After eight years of an Obama presidency, it is understandable that blacks in America feel more viscerally than ever that the deck is stacked against them. Barack Obama and his hand-picked messengers, most notably his first Attorney General, Eric Holder, have fed them a steady diet of self-pity and cynicism belied by their own personal success stories.
Although it is understandable that many would play the race card from that deck to explain their own mistakes and failings, it is perplexing to hear Russell Okung call the American dream “one of the greatest lies ever told.”
Okung, should the name be unfamiliar, is an offensive tackle for the Seattle Seahawks, who drafted him in 2010. Okung’s parents, Victor Okung and Dorothy Akpabio, are first-generation Americans, having emigrated here from Nigeria.
As a college player at Oklahoma State, Russell Okung was twice recognized as an All-American and in 2009 won the title of Big 12 Offensive Lineman of the Year.
When he signed with Seattle, he was given a six-year $58 million contract, making him one the hundred highest-paid athletes in the world.
In 2012, Okung was elected to play in the Pro Bowl. In 2014, he earned the most coveted prize in professional football, a SuperBowl victory and a ring to show for it.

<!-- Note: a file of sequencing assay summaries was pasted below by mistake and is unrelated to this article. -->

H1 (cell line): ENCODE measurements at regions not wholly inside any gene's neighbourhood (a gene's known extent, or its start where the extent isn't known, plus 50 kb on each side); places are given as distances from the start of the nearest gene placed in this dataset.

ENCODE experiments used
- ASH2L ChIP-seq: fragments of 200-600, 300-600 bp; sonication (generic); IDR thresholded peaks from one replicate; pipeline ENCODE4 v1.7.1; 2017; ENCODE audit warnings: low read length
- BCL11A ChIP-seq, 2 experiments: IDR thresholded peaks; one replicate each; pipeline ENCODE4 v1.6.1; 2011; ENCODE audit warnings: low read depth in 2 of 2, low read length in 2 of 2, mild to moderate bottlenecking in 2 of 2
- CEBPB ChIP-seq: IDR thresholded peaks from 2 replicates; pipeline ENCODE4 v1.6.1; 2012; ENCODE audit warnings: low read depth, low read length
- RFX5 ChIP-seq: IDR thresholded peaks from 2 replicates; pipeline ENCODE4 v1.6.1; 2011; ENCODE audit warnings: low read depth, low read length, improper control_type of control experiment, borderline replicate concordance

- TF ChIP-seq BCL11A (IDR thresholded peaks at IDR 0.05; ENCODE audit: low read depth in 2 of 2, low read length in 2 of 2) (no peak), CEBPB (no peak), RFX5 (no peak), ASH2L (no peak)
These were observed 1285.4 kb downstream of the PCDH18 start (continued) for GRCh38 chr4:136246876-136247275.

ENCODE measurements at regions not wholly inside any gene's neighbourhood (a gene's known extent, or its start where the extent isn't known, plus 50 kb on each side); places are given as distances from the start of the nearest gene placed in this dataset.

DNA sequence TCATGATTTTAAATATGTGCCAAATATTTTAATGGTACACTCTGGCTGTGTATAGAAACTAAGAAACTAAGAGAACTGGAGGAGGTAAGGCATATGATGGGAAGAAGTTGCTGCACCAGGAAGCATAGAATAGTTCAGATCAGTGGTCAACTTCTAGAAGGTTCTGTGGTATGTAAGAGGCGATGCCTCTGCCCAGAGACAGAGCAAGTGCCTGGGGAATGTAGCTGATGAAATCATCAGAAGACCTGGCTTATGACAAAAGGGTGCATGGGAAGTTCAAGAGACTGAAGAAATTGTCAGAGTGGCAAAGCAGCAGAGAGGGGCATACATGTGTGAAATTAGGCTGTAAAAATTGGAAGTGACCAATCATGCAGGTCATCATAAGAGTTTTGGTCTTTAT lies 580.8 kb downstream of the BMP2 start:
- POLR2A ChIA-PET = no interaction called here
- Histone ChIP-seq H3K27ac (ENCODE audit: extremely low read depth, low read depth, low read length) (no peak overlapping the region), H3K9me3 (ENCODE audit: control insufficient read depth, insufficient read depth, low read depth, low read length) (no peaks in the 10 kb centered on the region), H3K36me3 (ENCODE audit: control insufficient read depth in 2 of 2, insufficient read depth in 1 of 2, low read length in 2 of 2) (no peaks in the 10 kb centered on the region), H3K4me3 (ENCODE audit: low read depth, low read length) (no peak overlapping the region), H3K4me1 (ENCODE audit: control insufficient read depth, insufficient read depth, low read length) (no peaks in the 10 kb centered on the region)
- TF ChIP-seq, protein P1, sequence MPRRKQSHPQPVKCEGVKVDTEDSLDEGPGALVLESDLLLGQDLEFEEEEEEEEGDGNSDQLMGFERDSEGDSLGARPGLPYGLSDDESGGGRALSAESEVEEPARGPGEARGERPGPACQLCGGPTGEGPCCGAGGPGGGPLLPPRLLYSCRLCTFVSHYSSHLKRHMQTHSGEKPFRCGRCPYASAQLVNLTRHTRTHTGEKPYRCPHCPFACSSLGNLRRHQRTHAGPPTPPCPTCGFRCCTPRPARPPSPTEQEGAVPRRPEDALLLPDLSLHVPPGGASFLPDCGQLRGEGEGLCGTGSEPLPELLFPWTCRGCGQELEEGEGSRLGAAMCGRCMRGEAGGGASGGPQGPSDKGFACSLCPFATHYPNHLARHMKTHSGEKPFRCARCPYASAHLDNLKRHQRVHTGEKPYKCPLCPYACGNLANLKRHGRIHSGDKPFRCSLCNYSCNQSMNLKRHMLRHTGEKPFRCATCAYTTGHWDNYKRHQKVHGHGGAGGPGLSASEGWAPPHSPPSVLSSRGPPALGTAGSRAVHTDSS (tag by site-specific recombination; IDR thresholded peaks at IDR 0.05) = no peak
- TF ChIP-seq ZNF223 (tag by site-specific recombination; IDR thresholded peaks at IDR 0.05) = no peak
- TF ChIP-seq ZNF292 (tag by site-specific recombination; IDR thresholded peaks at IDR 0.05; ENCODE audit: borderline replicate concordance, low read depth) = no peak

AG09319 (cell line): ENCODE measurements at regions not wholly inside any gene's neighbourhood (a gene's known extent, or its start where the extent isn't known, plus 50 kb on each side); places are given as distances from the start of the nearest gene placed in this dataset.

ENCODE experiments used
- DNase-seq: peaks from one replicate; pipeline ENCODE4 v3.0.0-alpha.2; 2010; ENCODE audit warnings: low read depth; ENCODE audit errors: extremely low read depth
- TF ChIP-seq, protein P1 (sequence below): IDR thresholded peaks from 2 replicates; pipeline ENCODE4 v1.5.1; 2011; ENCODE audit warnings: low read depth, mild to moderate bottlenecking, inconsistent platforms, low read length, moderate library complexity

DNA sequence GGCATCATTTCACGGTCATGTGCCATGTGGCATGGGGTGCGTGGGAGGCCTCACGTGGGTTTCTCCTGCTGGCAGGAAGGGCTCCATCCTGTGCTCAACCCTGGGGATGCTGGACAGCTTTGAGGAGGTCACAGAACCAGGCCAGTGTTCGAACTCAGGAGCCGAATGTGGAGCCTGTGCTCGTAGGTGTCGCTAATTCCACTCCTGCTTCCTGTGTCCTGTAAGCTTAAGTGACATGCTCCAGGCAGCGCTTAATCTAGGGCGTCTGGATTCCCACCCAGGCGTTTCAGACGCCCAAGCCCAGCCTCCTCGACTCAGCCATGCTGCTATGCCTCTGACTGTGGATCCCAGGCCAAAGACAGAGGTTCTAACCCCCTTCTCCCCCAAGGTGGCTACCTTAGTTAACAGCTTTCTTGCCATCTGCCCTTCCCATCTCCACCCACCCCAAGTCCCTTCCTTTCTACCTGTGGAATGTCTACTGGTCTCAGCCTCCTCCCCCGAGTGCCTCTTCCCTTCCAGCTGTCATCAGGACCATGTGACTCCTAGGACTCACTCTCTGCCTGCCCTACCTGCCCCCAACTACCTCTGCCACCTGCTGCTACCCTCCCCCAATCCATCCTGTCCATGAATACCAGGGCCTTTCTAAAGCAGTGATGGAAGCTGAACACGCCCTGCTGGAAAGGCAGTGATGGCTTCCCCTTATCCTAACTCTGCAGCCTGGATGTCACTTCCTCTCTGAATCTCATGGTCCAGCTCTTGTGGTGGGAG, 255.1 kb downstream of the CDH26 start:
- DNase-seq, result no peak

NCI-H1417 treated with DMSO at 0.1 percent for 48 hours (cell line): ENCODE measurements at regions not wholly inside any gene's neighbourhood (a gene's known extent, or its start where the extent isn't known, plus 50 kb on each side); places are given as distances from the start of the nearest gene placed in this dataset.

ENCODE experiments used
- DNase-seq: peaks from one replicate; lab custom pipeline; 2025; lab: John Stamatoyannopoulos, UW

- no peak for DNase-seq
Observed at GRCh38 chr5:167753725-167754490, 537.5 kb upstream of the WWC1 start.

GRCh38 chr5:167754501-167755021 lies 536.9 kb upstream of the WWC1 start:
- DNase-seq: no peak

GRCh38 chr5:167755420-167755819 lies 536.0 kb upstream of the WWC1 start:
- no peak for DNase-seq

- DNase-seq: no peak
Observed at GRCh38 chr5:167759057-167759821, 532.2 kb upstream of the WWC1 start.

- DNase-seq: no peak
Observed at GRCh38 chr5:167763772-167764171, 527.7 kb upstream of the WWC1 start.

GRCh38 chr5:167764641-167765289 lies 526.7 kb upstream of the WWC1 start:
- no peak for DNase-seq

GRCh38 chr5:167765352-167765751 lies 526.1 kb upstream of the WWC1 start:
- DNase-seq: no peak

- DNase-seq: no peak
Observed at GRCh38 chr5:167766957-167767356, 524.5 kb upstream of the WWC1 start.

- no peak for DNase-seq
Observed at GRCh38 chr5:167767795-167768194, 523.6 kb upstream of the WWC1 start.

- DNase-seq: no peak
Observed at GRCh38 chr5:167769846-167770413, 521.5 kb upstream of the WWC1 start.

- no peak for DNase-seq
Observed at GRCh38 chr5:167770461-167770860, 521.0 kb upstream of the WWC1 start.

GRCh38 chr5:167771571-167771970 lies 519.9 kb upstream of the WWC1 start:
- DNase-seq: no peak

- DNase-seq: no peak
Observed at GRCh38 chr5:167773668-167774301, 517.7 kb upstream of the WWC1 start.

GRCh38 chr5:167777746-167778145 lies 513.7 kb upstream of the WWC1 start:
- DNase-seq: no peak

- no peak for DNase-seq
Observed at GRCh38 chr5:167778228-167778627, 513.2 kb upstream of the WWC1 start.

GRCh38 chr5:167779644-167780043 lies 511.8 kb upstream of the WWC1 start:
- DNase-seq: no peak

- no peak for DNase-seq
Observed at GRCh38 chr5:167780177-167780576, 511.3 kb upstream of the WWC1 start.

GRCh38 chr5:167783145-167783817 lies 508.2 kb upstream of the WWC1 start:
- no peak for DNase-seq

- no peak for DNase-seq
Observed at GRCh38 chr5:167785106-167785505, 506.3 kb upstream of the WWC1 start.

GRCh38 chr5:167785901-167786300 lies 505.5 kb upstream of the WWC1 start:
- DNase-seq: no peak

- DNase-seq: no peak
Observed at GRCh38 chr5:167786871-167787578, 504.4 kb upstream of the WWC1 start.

If anyone born in this nation has lived the American dream, it is 28-year-old Russell Okung. Yet last Thursday, Okung penned a response to an essay by Y Combinator co-founder Paul Graham, in which he wrote remarkably:
Some think working hard solves the problems of poverty and institutional oppression and the lack of social mobility. Some think that by sheer determination, one can overcome such issues. But economic inequality isn’t the symptom; it’s the virus that attacks…. [T]he American Dream, the belief that anyone who works hard can move up economically regardless of his or her social circumstances …. is one of the greatest lies ever told.
Talk about the audacity of hopelessness!